I have started in earnest on the celery bed.  I dug out a trench and then sieved horse manure and pigeon muck into the next spit down.  I dug up the remains of the beans and peas that I had dug into this bed but they broke down and sieved into the soil just as the manure did.  There are some plane tree leaves Platanus x hispanica which are a little thick and rubbery in the horse muck.  I didn't think that they would go through the sieve but they did and you cannot make them out now because they are mixed in so well with the soil.  I am trying to keep this trench lower than the surrounding soil so that I can keep the celery damp throughout the year.  

We may have major problems with drought this summer because they are saying that the water table is very low now.  I hope that I have added enough organic matter to take up any rain water that we get and provide a reservoir which the plants can tap into.  I am going to try to use mychorrhizal fungi on all the plants that form associations with it because this may help in lessening the effect of drought.   

Sunday, 12 February 2012

Improving the soil

Undoubtedly, soil preparation and improvement is a major part of success in the vegetable garden. In one of my lectures I said that it took about 1000 years to produce 20mm of soil.  As I didn't qualify this, I got several gardening student questioning me afterwards.  By adding dead organic matter to the soil and artificially weathering it by digging or rotavating, we can of course increase the amount of top soil available for cultivation.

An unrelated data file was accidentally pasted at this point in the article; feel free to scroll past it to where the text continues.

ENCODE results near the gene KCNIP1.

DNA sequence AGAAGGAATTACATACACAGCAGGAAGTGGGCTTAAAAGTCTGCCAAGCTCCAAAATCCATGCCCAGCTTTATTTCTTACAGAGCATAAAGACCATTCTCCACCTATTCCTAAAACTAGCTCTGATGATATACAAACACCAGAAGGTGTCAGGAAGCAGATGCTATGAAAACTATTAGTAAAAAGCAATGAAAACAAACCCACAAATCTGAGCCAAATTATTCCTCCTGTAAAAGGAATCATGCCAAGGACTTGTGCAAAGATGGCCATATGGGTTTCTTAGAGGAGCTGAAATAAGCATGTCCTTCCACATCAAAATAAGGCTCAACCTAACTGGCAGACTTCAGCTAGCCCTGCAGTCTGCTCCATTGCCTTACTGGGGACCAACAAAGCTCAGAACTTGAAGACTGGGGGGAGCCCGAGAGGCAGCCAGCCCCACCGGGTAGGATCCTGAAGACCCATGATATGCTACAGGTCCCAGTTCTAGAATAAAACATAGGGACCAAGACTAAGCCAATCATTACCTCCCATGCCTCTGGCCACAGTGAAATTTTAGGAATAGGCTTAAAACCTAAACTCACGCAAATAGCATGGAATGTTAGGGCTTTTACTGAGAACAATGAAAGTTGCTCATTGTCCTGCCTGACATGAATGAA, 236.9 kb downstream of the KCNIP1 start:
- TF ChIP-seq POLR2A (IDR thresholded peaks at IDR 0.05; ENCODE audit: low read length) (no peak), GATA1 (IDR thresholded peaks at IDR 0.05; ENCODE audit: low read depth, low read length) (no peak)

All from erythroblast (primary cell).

What I should have said in the lecture was that it takes about 1000 years to produce 20mm of soil naturally.  Anthropogenic soil improvement by adding amendments will change the soil relatively quickly, although my soil is only just becoming beautifully friable and highly productive after thirty years of adding organic matter.  I would never suggest that pedogenesis is an easy or quick process that can happen over night but there are things that gardeners can do to improve the soil for cultivation of vegetables and flowers.

One of the more insipid practices is building raised beds and then filling them with commercial bagged "compost".  This material is neither compost nor soil.  It is usually made from sterile materials such as peat,  perlite and vermiculite.  The reason that it grows vegetables relatively well is because there are few pests in the growing medium.  The problem is; there is few of anything living in the growing medium.

This is problematic because there is nothing in the soil to recycle nutrients -there is little bacteria, fungi or invertebrate life.  Without this background base level, living fraction of the soil, fertility cannot be maintained. There is little to prevent the leaching of nutrients out of the soil and if a no dig system is used as well then there is no turning up of nutrients from lower in the soil profile.  It is saprophytic organisms that change dead organic matter into substances that plants can use.  We call these chemicals plant soil nutrients.  They are listed as nitrogen, phosphorus, potassium etc., although they are never taken into the plant as elements.  You can bypass the saprophytes by adding just the inorganic chemicals themselves but this leads to two major problems and many minor ones.